Water has stopped rushing over parts of the Victoria Falls because of climate change.

Zambian President Edgar Lungu this week tweeted pictures of the waterfall’s declining state.

By Jeffrey Gogo

They show large sections of the world-famous waterfall completely dried up, emptied of its once powerful roar that lures millions of visitors each year — the smoke that thunders.

In one photograph, a handful of trees hang defiantly atop the rocky cliffside, starring nonchalantly into the parched gorges below — perhaps only as a reminder of the natural wonder’s waning glory.

“These pictures of the Victoria Falls are a stark reminder of what climate change is doing to our environment and livelihood (s),” president Lungu lamented.

“We have no time to play politics with climate change. We must come together and provide solutions around mitigation and adaptation,” he pleaded.

Scientists expected climate change to impact the Victoria Falls badly, but they did not expect it to happen so fast.

According to professor Godwell Nhamo, a Zimbabwean researcher with the University of South Africa (Unisa), the waterfall is drying up because of a succession of climate change-triggered droughts.

Most of the changes have occurred in the months of October and November, where rain has become scarcer, temperatures soared and waterflow diminished.

The Victoria Falls has been hit by drought in 19 of the 40 years since 1976, Nhamo states in a study published last year, which he co-authored.

During this period, droughts sometimes extended for up to four years non-stop, it says.

October, which marks the beginning of the rainy season in Zimbabwe, has particularly been the driest.

Precipitation during the month has completely dried up. In 1976, about 40mm of rain fell in October in Victoria Falls. Today, none does at all.

 
Some sections of the Victoria Falls which are now dry. — (Picture by Zambian president Edgar Lungu)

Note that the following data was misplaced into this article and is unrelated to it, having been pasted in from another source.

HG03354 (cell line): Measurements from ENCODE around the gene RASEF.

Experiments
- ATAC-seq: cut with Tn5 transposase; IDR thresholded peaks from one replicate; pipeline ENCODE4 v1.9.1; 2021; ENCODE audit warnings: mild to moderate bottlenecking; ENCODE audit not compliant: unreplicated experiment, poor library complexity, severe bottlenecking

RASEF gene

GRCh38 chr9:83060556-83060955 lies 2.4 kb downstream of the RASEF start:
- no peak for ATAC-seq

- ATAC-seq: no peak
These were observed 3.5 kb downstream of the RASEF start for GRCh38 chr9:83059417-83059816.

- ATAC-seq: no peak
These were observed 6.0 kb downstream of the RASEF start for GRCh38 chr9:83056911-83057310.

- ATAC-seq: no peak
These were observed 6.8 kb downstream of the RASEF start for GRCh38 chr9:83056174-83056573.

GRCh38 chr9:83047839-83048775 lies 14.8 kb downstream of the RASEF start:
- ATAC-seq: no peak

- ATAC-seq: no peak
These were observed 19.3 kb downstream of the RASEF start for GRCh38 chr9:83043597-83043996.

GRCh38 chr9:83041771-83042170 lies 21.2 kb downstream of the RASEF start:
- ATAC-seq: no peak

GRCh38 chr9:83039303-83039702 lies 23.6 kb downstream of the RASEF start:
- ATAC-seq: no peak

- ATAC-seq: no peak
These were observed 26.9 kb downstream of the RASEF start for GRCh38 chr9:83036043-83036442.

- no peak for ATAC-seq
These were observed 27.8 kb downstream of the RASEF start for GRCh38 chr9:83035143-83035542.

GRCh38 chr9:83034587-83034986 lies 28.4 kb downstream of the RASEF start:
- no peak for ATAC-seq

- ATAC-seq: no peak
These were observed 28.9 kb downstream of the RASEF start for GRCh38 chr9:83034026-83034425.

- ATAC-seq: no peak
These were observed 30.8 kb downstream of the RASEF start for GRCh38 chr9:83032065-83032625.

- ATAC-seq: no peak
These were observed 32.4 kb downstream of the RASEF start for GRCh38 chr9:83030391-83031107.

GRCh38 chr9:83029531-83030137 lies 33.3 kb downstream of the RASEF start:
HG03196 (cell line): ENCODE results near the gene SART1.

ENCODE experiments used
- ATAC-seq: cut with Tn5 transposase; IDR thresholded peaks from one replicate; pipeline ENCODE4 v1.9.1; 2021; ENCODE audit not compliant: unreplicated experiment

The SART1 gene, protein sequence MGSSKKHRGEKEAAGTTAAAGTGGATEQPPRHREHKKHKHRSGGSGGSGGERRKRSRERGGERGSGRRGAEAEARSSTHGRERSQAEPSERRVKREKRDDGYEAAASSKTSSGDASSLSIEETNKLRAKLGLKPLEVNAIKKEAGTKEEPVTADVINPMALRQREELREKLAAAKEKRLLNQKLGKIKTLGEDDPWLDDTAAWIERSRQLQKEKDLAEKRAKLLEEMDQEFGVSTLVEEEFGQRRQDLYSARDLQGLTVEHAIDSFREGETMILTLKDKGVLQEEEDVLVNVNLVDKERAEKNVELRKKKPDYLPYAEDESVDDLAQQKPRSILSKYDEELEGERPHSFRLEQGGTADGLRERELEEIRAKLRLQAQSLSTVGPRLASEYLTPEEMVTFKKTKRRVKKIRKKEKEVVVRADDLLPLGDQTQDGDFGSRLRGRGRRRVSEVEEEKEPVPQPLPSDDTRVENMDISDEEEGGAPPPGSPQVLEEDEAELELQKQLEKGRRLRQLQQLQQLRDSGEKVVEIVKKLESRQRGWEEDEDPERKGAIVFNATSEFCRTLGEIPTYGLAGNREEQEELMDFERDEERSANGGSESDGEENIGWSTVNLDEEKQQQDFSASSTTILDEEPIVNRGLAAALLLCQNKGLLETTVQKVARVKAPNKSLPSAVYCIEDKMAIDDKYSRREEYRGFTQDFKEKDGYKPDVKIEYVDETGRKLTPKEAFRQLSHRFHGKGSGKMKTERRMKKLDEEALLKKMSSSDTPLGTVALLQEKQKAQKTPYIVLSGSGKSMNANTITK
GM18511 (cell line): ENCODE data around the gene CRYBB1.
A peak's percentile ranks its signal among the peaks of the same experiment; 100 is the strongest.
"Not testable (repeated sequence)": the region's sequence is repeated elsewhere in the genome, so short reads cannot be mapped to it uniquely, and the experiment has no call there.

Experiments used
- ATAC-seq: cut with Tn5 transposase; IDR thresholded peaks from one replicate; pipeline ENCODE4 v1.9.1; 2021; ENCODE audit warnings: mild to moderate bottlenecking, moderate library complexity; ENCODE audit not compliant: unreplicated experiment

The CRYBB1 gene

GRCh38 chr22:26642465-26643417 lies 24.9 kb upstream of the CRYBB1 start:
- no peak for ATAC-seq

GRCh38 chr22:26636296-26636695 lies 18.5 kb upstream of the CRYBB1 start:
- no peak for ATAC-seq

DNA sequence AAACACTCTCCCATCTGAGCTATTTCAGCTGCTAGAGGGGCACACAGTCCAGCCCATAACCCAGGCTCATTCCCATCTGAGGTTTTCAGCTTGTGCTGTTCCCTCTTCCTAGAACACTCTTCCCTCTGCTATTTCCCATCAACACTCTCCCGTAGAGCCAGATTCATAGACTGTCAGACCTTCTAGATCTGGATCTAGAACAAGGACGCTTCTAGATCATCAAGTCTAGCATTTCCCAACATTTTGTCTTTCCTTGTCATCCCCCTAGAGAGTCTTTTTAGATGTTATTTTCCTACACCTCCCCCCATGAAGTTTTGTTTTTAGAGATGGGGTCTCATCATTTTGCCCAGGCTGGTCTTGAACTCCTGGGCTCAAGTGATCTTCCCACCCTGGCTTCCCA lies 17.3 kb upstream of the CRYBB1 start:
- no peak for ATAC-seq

“Rain now starts in November, and has not extended beyond April, the traditional rain-end month,” Nhamo said in the report.

“That means the rainy season has shortened by a month. The delay in the onset of the rainy season could have ramifications on animal habitat, animal migration patterns, and flora and fauna life cycles in the Victoria Falls resort,” he added.

Too bad!

When the publication shared president Lungu’s pictures with Professor Nhamo on October 1, he expressed total shock.

“Too bad!” he exclaimed.

“More research needs to be done upstream (of the Zambezi River) to determine the impacts of land use changes, especially heavy water usage from expanding agriculture and urban settlements,” Nhamo suggested.

“We could simply be using more water than the system can sustain. The supply from the entire Zambezi basin could also be an issue with river siltation aggravated by bad agriculture/farming practices.”

No comment could immediately be obtained from Zimbabwe’s tourism authorities, local custodians of the natural wonder.

Climate Change has been found to be the biggest cause of extreme events such as drought and floods, according to the UN expert panel on climate change.

Generally, waterflow at the Victoria Falls has increased since 1976, particularly for April and May, Nhamo says in his study.

More years have exceeded the average annual 1 000 cubic metre per second water discharge in the past 40 years.